State Dept. Ousts Its Chief of Security
Thursday, October 25, 2007
The State Department's security chief was forced to resign yesterday after a critical review found that his office had failed to adequately supervise private contractors protecting U.S. diplomats in Iraq.
Richard J. Griffin, a former Secret Service agent who was once in charge of presidential protection, was told by Secretary of State Condoleezza Rice's deputy, John D. Negroponte, to leave office by Nov. 1. Griffin's chief deputy, Gregory B. Starr, will become acting assistant secretary for diplomatic security.
Griffin is the first senior official to lose his job over the widening private-contractor scandal. Under fire from Congress, the U.S. military and the Iraqi government after the Sept. 16 contractor killing of 17 Iraqi civilians, Rice on Tuesday ordered extensive changes in diplomatic security arrangements in Iraq and pledged stronger oversight. A high-level panel she appointed to review the Iraq operation recommended Griffin's departure along with the other changes, according to State Department sources.
"I don't rule out . . . that there may even be other things that we must do," Rice told the House Foreign Relations Committee yesterday before Griffin's resignation was announced. She said she has designated Negroponte to recommend further steps after consulting with his Pentagon counterpart, Deputy Defense Secretary Gordon R. England.
As she has concentrated on the Middle East peace process, Iran and Russia, Rice has increasingly turned major responsibility for hot-button issues -- including North Korea, Pakistan and Iraq -- over to Negroponte. He has taken the lead on management problems, such as the contractors, along with his longtime Foreign Service colleague Patrick Kennedy, a senior management official who served as Negroponte's management deputy when Negroponte was director of national intelligence, before he took the No. 2 post at the State Department.
The White House has nominated Kennedy to replace Henrietta H. Fore as undersecretary of state for management. That shift took a major step forward yesterday when the Senate Foreign Relations Committee voted to send Fore's long-delayed nomination as director of foreign assistance to the Senate floor. Senate aides said the committee may act on Kennedy's nomination as early as next week.
But the changes in security policy for Iraq and in her team are unlikely to temper rising criticism of Rice's management style. She is due to testify today before the House oversight committee, whose chairman, Rep. Henry A. Waxman (D-Calif.), has accused the department's prime security contractor in Iraq, Blackwater Worldwide, of tax evasion; charged the department with papering over evidence of widespread corruption in the Iraqi government; and accused the State inspector general of failing to monitor shoddy work and overspending in construction of a new, $600 million U.S. Embassy in Baghdad.
Griffin's departure was widely seen as a positive move within the Bureau of Diplomatic Security (DS), where many senior agents have expressed growing concern over the dependence on and lack of supervision of private contractors. Several agents, who were not authorized to discuss internal matters publicly, said that DS was unprepared for the rapid rise in contractor use and described the agency as overwhelmed by the demands being made on it.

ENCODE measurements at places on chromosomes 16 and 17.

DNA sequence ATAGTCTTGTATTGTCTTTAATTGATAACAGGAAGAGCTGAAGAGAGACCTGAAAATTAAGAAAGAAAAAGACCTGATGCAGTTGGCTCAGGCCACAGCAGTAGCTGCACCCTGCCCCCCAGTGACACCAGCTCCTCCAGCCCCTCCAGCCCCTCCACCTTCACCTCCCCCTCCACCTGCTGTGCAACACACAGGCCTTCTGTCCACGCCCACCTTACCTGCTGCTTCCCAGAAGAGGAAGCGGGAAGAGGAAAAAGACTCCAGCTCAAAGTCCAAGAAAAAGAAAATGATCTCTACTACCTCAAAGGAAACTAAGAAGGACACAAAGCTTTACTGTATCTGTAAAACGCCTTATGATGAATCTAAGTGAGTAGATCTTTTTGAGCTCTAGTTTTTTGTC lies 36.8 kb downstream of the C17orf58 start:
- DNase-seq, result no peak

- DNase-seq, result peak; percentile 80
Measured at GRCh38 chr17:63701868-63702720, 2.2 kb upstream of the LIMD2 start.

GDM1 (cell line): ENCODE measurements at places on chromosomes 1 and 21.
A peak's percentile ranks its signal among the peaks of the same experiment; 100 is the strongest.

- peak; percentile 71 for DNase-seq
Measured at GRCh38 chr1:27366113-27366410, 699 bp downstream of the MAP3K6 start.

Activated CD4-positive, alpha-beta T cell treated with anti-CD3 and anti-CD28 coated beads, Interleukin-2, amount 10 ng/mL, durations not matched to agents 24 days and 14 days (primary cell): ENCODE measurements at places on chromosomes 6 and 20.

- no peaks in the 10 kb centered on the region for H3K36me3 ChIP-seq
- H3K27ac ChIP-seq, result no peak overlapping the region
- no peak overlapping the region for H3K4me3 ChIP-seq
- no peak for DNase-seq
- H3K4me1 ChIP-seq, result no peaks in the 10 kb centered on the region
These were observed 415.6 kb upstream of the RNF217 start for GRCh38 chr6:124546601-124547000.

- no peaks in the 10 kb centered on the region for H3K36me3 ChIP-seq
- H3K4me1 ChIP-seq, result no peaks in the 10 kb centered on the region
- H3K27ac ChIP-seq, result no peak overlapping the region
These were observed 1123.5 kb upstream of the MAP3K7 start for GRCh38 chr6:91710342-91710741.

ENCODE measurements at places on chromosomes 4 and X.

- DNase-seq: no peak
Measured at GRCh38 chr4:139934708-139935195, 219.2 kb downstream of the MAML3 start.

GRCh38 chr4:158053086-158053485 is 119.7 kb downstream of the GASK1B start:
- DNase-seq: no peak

Those undercurrents were laid bare after the Sept. 16 incident involving Blackwater contractors in Baghdad's Nisoor Square. Although the military and the Iraqi government had previously complained about the use of excessive force by contractor security personnel, the incident sparked public outrage in Washington and Baghdad.
Although DS employs more than 30,000 people worldwide as technicians, building guards and couriers, it has only about 1,400 "special agents" trained in law enforcement and personal protection. Most of them are assigned to Washington and U.S. field offices, with fewer than half based at embassies and consulates overseas. The agency began contracting with private security companies to protect U.S. and other officials abroad in 1994, a practice that expanded with the reestablishment of a U.S. diplomatic presence in Afghanistan following the 2001 ouster of the Taliban government.
Protecting U.S. diplomats in Iraq, however, put far greater strains on DS resources. More than 1,000 private contractors from three U.S. companies -- Blackwater, DynCorp and Triple Canopy -- now provide security for all official U.S. civilians there. The contractors had been supervised by 36 DS agents until Rice doubled their numbers this month.
The dispatch of additional agents -- taken from a force of 100 SWAT team members normally held in reserve for worldwide security emergencies -- was one of the recommendations made by the panel, headed by Kennedy, along with the proposal that DS receive funding to hire 100 new agents. The panel also included Eric J. Boswell, a former DS chief whom Negroponte also brought into the National Intelligence Directorate.
It was Negroponte who carried to Rice the team's recommendation -- and his own -- that Griffin be fired. Rice agreed and sent Negroponte to carry it out.
After joining the Secret Service in 1971 in Chicago, Griffin eventually rose through the ranks to become deputy director. From 1997 to 2005, when President Bush nominated him as DS chief, he served as inspector general of the Department of Veterans Affairs.
Griffin announced his resignation at a meeting of his senior staff yesterday morning. In a memorandum to Bush, and a later e-mail to DS colleagues, he offered no reason for his departure.